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Retrieve GPS location RRS feed

  • Question

  • Hi all,

    I am developing for a Windows Mobile 6.5, a C/C++ application that has to retrieve the GPS location of the device. I tested it on a HTC HD2 and I actually have 2 questions:

    1) Does one need on that device to actually start the GPS, like for instance one would do for Bluetooth which needs to be enabled before using it?, or this step is not necessary, as by default the GPS is always enabled and "working" (so no enable/disable GPS option)?

    2) In MSDNL there are 2 infos that confuses me:
    On one hand on: http://msdn.microsoft.com/en-us/library/bb202049.aspx is written
    "You can call GPSGetPosition without a handle retrieved using GPSOpenDevice. In this case, the GPS Intermediate Driver returns location information it has that meets the maximum age constraint you provided in your GPSGetPosition call."
    On the other hand on: http://msdn.microsoft.com/en-us/library/bb202050.aspx is written
    "GPSGetPosition does not query the GPS device directly to determine the current position. Instead, it will read the last position that the GPS device indicated to the GPS Intermediate Driver. The GPS device will indicate a position to the GPS Intermediate Driver in the background, independently of calls to GPSGetPosition."
    Questions:
    a) What is the difference between when one does first a GPSOpenDevice and uses the obtained handle in the GPSGetPosition and when one does a GPSGetPosition with a NULL handle? In both cases the GPS device seems to NOT be interrogated and the info (that meets the maximum age) found in the GPS Intermediate Driver would be returned. So what is then the difference?
    b) Is there a way to "force" a direct query of the GPS device?

    TIA,
    MeCoco
    Thursday, May 19, 2011 8:52 AM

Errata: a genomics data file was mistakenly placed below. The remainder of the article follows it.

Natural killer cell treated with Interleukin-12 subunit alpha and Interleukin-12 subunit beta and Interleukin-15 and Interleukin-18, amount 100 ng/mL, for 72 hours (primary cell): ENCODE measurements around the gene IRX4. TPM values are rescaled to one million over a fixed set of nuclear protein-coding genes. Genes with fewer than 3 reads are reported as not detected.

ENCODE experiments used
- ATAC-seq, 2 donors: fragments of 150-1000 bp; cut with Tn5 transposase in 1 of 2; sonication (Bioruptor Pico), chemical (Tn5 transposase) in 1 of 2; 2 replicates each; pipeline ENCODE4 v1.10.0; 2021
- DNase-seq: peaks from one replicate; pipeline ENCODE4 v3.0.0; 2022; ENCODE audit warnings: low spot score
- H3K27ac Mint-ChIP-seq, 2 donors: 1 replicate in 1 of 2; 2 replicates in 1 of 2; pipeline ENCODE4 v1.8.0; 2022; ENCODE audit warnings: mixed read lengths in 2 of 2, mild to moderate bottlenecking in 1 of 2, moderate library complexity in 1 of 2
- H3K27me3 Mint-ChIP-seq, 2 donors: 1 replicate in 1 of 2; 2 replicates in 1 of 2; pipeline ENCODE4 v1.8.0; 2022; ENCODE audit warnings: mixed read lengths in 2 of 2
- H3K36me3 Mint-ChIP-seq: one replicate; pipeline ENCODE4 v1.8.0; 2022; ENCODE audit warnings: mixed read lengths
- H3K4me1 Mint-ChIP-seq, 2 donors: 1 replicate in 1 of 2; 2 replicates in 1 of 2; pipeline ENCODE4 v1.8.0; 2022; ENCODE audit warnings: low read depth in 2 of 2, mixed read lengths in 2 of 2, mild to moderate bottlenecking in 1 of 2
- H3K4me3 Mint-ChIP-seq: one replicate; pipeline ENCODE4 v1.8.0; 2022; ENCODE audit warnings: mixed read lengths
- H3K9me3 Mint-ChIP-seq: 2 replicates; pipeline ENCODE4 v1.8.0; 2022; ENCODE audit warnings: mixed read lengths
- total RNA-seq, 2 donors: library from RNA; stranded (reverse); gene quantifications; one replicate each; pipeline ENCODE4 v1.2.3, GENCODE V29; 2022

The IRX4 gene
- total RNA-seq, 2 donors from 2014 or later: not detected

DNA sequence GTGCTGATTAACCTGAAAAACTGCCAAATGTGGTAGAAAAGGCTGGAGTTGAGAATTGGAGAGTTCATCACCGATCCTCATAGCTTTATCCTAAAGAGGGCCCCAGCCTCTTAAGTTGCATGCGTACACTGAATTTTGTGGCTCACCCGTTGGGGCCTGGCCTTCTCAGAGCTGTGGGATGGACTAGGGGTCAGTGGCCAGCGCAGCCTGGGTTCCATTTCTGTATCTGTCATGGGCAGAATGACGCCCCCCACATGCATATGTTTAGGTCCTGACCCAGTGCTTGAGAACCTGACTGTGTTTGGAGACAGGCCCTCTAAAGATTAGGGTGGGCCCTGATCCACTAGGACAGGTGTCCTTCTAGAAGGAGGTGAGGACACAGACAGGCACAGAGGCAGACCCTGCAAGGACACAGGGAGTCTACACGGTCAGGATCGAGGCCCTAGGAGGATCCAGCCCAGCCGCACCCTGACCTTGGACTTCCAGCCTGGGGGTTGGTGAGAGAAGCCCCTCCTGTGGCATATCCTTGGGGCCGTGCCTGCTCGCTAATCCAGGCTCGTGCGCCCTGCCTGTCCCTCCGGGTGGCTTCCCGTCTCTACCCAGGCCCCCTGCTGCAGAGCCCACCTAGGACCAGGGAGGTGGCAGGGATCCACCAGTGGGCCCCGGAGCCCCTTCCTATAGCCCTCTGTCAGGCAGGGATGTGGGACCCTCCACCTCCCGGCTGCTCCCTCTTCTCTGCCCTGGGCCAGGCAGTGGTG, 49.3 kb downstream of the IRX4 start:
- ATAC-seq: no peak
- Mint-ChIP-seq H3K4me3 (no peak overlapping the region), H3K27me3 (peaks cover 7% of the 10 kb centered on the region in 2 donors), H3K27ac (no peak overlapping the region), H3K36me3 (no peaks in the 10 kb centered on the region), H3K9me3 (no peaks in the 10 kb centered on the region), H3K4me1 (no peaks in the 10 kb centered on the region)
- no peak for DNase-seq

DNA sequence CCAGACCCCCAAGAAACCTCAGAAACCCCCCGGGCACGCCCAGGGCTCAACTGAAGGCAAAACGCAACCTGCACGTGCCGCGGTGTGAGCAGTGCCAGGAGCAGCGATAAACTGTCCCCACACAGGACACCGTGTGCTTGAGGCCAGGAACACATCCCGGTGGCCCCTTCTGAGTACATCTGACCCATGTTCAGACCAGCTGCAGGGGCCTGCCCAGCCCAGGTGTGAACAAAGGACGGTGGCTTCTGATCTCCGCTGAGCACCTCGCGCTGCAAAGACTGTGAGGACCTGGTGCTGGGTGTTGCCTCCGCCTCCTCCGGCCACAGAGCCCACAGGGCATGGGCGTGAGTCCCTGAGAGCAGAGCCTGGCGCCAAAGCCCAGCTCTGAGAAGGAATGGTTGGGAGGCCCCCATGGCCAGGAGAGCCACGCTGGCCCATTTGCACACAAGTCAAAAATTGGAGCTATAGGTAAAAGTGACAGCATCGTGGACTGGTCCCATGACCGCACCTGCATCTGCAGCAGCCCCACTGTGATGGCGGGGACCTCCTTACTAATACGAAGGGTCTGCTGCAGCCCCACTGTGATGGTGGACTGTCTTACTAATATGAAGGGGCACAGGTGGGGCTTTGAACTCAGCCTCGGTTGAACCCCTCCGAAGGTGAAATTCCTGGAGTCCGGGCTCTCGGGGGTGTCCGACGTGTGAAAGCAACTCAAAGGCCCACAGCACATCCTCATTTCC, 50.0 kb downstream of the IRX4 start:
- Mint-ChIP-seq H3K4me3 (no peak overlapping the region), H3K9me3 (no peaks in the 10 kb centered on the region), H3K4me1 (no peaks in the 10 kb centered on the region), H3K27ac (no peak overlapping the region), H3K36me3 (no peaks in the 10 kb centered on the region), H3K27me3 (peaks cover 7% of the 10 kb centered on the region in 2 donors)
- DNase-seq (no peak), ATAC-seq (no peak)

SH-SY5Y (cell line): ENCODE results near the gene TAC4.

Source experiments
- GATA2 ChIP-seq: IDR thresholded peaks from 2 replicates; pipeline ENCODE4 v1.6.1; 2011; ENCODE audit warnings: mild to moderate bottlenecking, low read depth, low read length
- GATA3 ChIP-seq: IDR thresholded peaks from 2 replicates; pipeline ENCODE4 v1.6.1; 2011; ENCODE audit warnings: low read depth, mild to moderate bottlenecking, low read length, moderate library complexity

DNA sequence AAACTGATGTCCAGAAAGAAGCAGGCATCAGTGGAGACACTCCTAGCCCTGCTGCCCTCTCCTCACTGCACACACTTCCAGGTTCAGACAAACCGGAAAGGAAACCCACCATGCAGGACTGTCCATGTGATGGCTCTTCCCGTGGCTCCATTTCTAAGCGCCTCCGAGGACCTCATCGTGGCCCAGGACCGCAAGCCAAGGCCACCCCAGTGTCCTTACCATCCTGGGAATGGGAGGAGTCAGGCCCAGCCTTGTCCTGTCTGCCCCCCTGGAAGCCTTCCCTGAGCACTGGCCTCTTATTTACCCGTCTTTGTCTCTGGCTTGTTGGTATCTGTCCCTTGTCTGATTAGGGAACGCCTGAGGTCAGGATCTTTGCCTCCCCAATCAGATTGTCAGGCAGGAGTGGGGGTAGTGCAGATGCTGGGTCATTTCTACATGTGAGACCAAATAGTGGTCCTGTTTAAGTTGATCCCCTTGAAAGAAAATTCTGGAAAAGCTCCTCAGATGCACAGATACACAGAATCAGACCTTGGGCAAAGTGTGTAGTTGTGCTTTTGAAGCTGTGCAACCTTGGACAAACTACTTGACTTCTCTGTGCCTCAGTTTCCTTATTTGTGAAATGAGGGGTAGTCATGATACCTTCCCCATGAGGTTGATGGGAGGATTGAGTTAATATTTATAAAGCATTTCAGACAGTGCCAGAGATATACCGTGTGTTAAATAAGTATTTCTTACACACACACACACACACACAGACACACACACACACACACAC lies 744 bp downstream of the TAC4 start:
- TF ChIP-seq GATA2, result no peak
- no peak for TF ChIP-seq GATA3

Answers

  • Calling GPSOpenDevice() starts the GPS hardware. When every application that has called GPSOpenDevice() calls GPSCloseDevice(), the GPS hardware is shut down.

    If you call GPSGetPosition, it takes the last known position from the Intermediate driver and gives it to you. If the GPS hardware is running (i.e. some app has called GPSOpenDevice()) that position should be fairly current. You can specify how current you require the position information to be with the dwMaximumAge parameter. If the age of the position information is older than what you specify and the GPS hardware is not turned on by GPSOpenDevice(), then GPSGetPosition will return a failure code.

    The intermediate driver is a method used to ensure more than one application can use the GPS at once.

    Calling GPSOpenDevice also gives you the option of specifying a HANDLE that is signaled when the device's position has changed. That way you know when to call GPSGetPosition().

    -PaulH



    • Proposed as answer by Jesse Jiang Tuesday, May 24, 2011 5:56 AM
    • Marked as answer by Jesse Jiang Monday, May 30, 2011 8:23 AM
    Thursday, May 19, 2011 2:54 PM

All replies

  • Calling GPSOpenDevice() starts the GPS hardware. When every application that has called GPSOpenDevice() calls GPSCloseDevice(), the GPS hardware is shut down.

    If you call GPSGetPosition, it takes the last known position from the Intermediate driver and gives it to you. If the GPS hardware is running (i.e. some app has called GPSOpenDevice()) that position should be fairly current. You can specify how current you require the position information to be with the dwMaximumAge parameter. If the age of the position information is older than what you specify and the GPS hardware is not turned on by GPSOpenDevice(), then GPSGetPosition will return a failure code.

    The intermediate driver is a method used to ensure more than one application can use the GPS at once.

    Calling GPSOpenDevice also gives you the option of specifying a HANDLE that is signaled when the device's position has changed. That way you know when to call GPSGetPosition().

    -PaulH



    • Proposed as answer by Jesse Jiang Tuesday, May 24, 2011 5:56 AM
    • Marked as answer by Jesse Jiang Monday, May 30, 2011 8:23 AM
    Thursday, May 19, 2011 2:54 PM
  • Hi PaulH,

     

    Thx a lot for the explanation. It helps!

    Thx,

    MeCoco

    Wednesday, June 29, 2011 9:42 AM